Woman may have falsified custody drug tests in Pike County

Published 3:00 am Saturday, May 18, 2019

A Clopton woman suspected in a scheme to falsify drug tests may have also impacted cases in Pike County according to officials.

Dale County District Attorney Kirke Adams said the initial complaint actually came from Pike County.

“That complaint started it all,” Adams said. “The woman actually called the doctor whose signature was on the drug test and the doctor said he did not approve the test.”

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The complaint helped launch an investigation that has already produced two misdemeanor charges of fourth-degree forgery against Brandy Murrah in Ozark, who turned herself in and was released on bond.

According to records, Murrah’s business, A&J Lab Collections, was based in Ozark, although officials with the City of Ozark said no business license existed for the company.

Adams said the investigation could lead to numerous more charges against Murrah.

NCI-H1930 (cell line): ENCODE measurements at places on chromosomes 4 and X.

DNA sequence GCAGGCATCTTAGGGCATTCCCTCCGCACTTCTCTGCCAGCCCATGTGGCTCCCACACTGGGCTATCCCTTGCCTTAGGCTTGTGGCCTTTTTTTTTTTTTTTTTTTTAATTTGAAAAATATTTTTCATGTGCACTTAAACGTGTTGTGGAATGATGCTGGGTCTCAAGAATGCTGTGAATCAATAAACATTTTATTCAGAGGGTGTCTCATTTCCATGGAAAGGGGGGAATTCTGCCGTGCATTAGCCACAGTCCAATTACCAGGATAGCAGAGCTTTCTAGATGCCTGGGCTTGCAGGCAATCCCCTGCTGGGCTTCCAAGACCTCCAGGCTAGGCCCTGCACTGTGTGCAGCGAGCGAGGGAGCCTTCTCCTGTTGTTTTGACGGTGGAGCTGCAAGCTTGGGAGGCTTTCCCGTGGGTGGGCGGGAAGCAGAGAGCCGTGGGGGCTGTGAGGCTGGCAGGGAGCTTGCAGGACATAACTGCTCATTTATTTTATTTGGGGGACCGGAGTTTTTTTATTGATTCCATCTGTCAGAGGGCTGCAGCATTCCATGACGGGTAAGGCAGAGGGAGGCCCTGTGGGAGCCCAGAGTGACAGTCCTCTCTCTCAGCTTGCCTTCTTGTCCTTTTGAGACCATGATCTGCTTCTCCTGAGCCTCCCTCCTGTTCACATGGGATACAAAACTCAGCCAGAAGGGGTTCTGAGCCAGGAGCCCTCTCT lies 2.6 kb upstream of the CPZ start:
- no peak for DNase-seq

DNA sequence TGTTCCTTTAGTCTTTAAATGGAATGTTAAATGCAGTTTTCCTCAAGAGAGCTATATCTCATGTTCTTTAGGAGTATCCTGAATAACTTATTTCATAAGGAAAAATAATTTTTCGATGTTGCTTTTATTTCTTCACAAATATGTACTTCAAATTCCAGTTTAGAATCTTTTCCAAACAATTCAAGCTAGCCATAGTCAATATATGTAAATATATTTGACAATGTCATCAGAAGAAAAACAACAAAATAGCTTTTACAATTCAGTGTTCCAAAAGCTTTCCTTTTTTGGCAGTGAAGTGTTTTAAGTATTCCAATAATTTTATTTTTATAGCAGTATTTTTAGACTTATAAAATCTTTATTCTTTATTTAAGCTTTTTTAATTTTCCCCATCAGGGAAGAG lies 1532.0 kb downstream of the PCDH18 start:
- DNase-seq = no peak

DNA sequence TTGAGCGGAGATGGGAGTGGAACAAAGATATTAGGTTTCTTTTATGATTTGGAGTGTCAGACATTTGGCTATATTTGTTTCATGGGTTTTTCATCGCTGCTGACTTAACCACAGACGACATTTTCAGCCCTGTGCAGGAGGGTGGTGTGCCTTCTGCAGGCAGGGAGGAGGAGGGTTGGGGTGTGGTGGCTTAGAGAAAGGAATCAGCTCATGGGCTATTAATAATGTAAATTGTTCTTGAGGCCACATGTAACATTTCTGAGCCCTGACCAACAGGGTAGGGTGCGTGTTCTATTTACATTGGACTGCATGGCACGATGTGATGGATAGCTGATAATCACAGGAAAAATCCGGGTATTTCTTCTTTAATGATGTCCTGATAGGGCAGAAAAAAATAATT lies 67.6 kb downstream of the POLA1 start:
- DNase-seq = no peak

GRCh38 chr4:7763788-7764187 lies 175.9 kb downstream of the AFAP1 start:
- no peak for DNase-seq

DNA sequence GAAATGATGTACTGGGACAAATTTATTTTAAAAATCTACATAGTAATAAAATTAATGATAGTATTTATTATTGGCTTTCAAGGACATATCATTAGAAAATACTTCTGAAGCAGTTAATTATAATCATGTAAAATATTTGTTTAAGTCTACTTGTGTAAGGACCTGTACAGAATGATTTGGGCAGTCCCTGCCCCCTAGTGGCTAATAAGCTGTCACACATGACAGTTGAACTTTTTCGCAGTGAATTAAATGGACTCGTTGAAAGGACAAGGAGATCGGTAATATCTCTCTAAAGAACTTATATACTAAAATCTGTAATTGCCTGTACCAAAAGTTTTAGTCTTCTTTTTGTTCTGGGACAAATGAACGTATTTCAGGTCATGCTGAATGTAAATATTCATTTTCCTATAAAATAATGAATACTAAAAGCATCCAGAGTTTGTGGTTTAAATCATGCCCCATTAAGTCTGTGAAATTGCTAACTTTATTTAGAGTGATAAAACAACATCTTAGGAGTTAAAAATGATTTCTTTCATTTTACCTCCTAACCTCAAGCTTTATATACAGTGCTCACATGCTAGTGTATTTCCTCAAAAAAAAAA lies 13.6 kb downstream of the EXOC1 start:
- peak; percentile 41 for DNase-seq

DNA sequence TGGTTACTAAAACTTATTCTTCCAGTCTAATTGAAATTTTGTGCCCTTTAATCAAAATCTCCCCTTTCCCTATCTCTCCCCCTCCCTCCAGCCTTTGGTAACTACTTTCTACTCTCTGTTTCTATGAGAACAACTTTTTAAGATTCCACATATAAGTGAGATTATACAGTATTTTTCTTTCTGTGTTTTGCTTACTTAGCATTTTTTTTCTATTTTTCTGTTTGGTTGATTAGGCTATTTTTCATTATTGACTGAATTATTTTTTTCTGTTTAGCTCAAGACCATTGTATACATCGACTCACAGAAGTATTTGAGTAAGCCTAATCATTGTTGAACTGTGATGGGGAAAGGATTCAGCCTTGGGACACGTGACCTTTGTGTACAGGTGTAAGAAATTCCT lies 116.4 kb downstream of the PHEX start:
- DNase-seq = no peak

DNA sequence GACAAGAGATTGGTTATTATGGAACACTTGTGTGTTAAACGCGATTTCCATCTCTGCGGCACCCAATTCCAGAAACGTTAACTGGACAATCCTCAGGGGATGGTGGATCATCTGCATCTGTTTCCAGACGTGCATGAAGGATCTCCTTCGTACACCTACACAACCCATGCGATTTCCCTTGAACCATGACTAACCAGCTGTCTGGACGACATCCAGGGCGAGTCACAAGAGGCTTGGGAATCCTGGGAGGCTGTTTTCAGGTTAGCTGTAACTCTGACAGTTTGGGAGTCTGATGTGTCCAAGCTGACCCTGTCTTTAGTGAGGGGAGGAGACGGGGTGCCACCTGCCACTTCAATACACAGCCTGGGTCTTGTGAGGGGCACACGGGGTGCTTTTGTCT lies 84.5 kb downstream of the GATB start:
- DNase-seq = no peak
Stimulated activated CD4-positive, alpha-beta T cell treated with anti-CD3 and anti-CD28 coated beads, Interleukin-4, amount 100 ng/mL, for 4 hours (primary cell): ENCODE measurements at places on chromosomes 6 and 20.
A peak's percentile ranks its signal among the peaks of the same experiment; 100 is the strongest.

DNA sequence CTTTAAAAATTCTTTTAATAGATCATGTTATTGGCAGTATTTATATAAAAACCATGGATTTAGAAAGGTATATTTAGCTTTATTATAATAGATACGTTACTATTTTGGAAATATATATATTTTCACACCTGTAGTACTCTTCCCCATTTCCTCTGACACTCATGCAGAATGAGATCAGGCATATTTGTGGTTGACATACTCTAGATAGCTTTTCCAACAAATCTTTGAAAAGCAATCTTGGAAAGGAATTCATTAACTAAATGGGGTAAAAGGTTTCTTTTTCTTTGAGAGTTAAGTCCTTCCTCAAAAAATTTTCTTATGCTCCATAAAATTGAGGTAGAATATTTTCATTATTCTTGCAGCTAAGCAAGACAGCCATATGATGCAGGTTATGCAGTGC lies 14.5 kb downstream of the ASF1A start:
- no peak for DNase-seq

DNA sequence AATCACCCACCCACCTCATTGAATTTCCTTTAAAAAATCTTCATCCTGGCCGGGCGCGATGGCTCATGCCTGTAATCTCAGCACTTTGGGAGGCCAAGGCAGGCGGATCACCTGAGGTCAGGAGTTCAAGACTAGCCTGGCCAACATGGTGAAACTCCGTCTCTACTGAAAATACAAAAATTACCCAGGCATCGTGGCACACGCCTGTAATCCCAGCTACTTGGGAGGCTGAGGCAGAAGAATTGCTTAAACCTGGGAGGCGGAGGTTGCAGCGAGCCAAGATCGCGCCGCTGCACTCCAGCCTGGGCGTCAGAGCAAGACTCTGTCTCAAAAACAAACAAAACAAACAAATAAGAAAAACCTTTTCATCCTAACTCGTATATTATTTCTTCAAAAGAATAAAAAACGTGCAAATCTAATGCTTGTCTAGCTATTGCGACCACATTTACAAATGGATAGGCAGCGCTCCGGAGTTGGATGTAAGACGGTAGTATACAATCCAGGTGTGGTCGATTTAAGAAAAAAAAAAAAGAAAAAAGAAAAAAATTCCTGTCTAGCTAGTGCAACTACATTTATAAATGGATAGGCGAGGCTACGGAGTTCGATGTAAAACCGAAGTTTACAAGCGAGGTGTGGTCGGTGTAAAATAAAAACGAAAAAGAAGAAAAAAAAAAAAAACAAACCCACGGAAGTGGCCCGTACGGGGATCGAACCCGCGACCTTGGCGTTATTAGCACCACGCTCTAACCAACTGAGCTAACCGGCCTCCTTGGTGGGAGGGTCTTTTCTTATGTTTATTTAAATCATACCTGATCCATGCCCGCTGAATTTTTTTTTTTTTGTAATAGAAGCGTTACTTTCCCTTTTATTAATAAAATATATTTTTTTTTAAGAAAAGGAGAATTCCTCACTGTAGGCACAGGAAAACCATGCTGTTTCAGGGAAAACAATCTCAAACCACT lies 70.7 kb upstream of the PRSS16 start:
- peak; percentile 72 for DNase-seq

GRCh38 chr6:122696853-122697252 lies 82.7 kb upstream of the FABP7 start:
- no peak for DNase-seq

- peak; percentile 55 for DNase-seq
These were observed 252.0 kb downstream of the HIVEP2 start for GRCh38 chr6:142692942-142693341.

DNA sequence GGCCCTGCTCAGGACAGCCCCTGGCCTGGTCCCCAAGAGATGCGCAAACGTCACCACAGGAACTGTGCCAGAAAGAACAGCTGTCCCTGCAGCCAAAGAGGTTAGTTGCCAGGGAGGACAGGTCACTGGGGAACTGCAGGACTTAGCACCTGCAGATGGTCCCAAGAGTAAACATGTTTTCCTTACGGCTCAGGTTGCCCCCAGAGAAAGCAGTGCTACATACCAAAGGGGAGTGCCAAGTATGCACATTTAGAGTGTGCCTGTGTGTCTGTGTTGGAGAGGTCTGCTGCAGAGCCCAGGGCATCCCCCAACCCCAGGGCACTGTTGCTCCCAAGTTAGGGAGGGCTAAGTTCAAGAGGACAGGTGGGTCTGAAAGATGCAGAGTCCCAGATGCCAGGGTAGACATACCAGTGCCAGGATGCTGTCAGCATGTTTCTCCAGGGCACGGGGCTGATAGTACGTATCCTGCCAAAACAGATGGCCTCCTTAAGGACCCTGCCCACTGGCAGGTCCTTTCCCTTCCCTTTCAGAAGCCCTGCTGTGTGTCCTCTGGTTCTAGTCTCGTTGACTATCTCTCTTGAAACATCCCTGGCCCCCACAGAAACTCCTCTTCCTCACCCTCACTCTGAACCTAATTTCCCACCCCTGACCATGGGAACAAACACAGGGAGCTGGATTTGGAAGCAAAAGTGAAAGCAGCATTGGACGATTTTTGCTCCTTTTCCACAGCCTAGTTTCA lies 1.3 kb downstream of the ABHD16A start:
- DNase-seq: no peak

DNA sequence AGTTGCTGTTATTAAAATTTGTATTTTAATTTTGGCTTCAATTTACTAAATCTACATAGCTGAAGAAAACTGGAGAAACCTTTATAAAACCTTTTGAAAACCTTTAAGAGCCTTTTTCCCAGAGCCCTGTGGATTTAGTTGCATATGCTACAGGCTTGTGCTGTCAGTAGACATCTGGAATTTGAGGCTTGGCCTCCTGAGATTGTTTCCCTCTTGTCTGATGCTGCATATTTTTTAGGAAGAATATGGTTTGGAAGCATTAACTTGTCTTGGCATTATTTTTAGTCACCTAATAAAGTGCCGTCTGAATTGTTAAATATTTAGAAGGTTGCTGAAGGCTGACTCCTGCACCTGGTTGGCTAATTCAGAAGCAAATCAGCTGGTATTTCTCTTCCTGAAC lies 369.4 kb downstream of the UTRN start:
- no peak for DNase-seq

“From the ongoing investigation, it appears that there will be multiple other charges including forgery, theft and perjury,” Adams said. “As the investigation unfolds, other charges could be coming from information that the (Ozark) police department is receiving.”

The case crosses multiple jurisdictions, Adams said, as Murrah reportedly worked with Departments of Human Resources across the Wiregrass area. The doctor whose signature was allegedly forged on the drug tests operates in Jacksonville and filed a report for identity theft with police there.

Murrah’s attorney, David Harrison, confirmed to media outlets that Murrah worked with DHR in Pike County as well as Crenshaw, Dale, Henry and Houston counties.

Harrison could not be reached for comment Friday on this story.

Adams said it’s a “horrible situation” if the allegations are true.

“To put families and people and children with drug testing that wasn’t done, and then report to the court as it was performed, it influences judges’ decisions on what to do with the children,” Adams said.

Murrah specifically worked with DHR, Adams said, and did not provide drug testing for criminal cases or probation.

“All the other agencies that she tested for have been alerted and will be conducting their own individual investigations, and then we can put our heads together,” Adams said.

Officials at the Pike County DHR declined to comment.